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Great Divide, The Hardcover – June 26, 2012

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Editorial Reviews


The past, Peter Watson argues in this magnificent history of sixteen and a half millenia, is a whole series of foreign countries - and explaining the differences between them helps accounts for just about everything we take for granted in the here and now...Impossible, of course, to summarise this massive book in a small review. Sufficient, perhaps, to say that the year's first necessary read is here. -- Christopher Bray WORD MAGAZINE In drawing together evidence from complex strands of archaeology, climatology, genetics and religious symbolism, Watson is compulsively speculative. -- Peter Forbes THE INDEPENDENT Synthesizers like Watson play a valuable role in disseminating and linking up specialist research findings -- Peter Coates TLS 20120608 An ingenious work about the course of human history...The author seems to know everything about his subject and to hold an opinion on every issue, which he enthusiastically passes on...fascinating KIRKUS REVIEWS --This text refers to an alternate Hardcover edition.

From the Back Cover

Exploring the development of humankindbetween the Old World and the New—from15,000 BC to AD 1500—the acclaimed authorof Ideas and The German Genius offers agroundbreaking new understandingof human history.

Why did Asia and Europe develop far earlierthan the Americas? What were thefactors that accelerated—or impeded—development? How did the experiences of OldWorld inhabitants differ from their New Worldcounterparts—and what factors influenced thosedifferences?

In this fascinating and erudite history, PeterWatson ponders these questions central to thehuman story. By 15,000 BC, humans had migratedfrom northeastern Asia across the frozen Beringland bridge to the Americas. When the worldwarmed up and the last Ice Age came to an end,the Bering Strait refilled with water, dividingAmerica from Eurasia. This division—with twogreat populations on Earth, each unaware of theother—continued until Christopher Columbusvoyaged to the New World in the fifteenth century.

The Great Divide compares the developmentof humankind in the Old World and the Newbetween 15,000 BC and AD 1500. Watson identifiesthree major differences between the twoworlds—climate, domesticable mammals, andhallucinogenic plants—that combined to producevery different trajectories of civilization in thetwo hemispheres. Combining the most up-to-dateknowledge in archaeology, anthropology, geology,meteorology, cosmology, and mythology, thisunprecedented, masterful study offers uniquelyrevealing insight into what it means to be human.

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Product Details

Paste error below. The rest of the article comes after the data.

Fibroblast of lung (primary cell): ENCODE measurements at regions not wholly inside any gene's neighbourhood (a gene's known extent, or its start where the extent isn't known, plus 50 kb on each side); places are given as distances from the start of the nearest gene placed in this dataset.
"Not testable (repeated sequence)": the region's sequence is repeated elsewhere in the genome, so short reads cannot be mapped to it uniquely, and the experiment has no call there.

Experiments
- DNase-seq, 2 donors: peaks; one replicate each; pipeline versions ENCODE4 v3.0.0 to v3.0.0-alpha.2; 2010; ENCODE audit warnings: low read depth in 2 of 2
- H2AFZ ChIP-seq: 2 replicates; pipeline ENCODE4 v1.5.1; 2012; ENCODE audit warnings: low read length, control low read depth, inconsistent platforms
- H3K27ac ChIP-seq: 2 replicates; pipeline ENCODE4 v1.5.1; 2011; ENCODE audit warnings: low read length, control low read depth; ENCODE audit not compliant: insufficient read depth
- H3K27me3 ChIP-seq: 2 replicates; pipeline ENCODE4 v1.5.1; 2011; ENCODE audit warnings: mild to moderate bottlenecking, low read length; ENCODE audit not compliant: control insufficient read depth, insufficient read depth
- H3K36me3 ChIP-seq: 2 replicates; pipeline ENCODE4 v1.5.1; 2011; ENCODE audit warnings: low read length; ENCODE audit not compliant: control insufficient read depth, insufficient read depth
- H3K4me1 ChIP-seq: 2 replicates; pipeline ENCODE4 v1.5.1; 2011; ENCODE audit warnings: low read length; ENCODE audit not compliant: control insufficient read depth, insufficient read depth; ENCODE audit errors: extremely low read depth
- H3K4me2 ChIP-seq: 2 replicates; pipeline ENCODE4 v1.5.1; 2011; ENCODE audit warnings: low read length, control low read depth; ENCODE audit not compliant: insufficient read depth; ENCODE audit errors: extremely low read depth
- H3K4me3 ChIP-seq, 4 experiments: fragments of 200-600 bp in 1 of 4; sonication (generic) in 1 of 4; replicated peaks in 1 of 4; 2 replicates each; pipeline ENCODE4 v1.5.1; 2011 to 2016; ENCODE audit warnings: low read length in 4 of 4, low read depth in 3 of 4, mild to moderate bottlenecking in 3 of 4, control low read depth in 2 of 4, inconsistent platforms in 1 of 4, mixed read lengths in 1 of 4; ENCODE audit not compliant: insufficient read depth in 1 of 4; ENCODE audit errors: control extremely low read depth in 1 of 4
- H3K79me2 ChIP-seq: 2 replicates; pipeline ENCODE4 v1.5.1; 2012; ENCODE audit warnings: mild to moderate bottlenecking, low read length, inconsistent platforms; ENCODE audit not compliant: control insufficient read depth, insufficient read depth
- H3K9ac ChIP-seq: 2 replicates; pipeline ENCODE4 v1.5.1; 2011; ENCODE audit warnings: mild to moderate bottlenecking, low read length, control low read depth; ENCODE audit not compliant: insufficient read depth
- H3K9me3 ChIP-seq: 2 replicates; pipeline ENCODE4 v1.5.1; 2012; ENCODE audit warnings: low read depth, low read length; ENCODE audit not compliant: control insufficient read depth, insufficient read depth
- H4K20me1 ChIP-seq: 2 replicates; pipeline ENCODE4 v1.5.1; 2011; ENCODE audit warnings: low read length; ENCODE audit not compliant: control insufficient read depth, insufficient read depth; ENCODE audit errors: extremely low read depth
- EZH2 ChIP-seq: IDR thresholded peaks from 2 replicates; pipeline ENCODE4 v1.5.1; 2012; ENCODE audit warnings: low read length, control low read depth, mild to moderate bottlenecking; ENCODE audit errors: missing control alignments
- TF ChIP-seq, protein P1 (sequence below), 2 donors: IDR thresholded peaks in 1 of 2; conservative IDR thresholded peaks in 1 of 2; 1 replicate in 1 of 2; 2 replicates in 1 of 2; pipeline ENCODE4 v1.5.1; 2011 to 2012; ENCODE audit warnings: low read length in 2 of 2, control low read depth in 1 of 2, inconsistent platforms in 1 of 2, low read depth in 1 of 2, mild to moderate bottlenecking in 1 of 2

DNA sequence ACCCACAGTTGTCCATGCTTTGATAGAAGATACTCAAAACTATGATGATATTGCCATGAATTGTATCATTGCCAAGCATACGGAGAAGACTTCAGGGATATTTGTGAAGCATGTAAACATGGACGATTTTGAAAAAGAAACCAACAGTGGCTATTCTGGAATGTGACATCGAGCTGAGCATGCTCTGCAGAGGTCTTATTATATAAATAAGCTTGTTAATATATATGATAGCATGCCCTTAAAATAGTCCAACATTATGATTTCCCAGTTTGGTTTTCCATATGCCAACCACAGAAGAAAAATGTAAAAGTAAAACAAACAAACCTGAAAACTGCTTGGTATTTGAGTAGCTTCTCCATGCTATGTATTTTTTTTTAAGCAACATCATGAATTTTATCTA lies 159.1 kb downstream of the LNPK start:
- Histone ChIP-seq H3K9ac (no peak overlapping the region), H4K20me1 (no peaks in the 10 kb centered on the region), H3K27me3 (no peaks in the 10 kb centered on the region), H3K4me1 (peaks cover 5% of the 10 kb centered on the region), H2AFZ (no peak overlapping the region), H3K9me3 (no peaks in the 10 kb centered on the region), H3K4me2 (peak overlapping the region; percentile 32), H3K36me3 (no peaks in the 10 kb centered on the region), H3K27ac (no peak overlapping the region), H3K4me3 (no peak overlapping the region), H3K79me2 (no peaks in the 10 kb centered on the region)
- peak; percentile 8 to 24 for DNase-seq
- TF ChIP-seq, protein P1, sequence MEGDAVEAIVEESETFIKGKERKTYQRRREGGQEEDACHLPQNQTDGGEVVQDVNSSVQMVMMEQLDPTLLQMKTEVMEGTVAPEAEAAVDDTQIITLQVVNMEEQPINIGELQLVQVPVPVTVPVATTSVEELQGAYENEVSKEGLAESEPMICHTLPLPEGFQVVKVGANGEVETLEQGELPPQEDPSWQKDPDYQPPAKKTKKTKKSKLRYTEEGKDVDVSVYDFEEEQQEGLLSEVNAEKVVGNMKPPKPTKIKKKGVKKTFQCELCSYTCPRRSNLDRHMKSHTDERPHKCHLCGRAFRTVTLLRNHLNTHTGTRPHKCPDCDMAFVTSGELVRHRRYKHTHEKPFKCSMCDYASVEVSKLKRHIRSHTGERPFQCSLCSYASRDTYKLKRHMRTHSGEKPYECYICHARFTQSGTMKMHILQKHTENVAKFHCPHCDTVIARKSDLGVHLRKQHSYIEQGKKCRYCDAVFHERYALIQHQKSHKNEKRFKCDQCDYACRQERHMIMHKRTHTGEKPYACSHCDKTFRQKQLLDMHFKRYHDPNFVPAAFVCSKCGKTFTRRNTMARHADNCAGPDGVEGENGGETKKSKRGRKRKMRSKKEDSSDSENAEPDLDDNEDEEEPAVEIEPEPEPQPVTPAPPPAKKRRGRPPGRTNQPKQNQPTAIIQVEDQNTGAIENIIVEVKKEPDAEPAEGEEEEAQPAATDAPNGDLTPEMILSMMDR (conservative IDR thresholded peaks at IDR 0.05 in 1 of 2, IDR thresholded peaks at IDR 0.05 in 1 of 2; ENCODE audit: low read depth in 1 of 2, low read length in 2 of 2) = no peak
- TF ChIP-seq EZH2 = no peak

• Hardcover: 610 pages
  • Publisher: Harper; Reprint edition (June 26, 2012)
  • Language: English
  • ISBN-10: 9780061672453
  • ISBN-13: 978-0061672453
  • ASIN: 0061672459
  • Product Dimensions: 9.3 x 6.4 x 1.4 inches
  • Shipping Weight: 1.7 pounds (View shipping rates and policies)
  • Average Customer Review: 3.6 out of 5 stars  See all reviews (15 customer reviews)
  • Amazon Best Sellers Rank: #202,083 in Books (See Top 100 in Books)

More About the Author

Peter Watson is the author of War on the Mind, Wisdom and Strength, The Caravaggio Conspiracy, Ideas, and The German Genius. Educated at the universities of Durham, London, and Rome, he has written for the Sunday Times, the Times, the New York Times, the Observer, and the Spectator. He lives in London.

Customer Reviews

Most Helpful Customer Reviews

24 of 26 people found the following review helpful By Anne Rice on September 5, 2012
Format: Hardcover Verified Purchase
Books like this have to be beautifully written. If they weren't, I doubt anyone would read them. What the book offers is an interpretative overview of history that is well documented and makes for compelling reading. There is a wealth of material here and great bibliography. A book like this prompts us to put in coherent form what we know about thousands and thousands of years of history. And I think our minds long for this coherence, long to make sense of the tons of data we have accumulated in modern times about our past, and the wilderness of specialized studies published every day that are too numerous for any one reader to ever fully examine. --- I found this highly readable and entertaining, an excellent book for the scholar and a delight for the mainstream reader who loves history and has wondered about many mysterious cultural developments and whether they are at all related. Quite an achievement. Quite a find. Highly recommended.
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7 of 7 people found the following review helpful By Juliet Waldron on December 16, 2013
Format: Kindle Edition Verified Purchase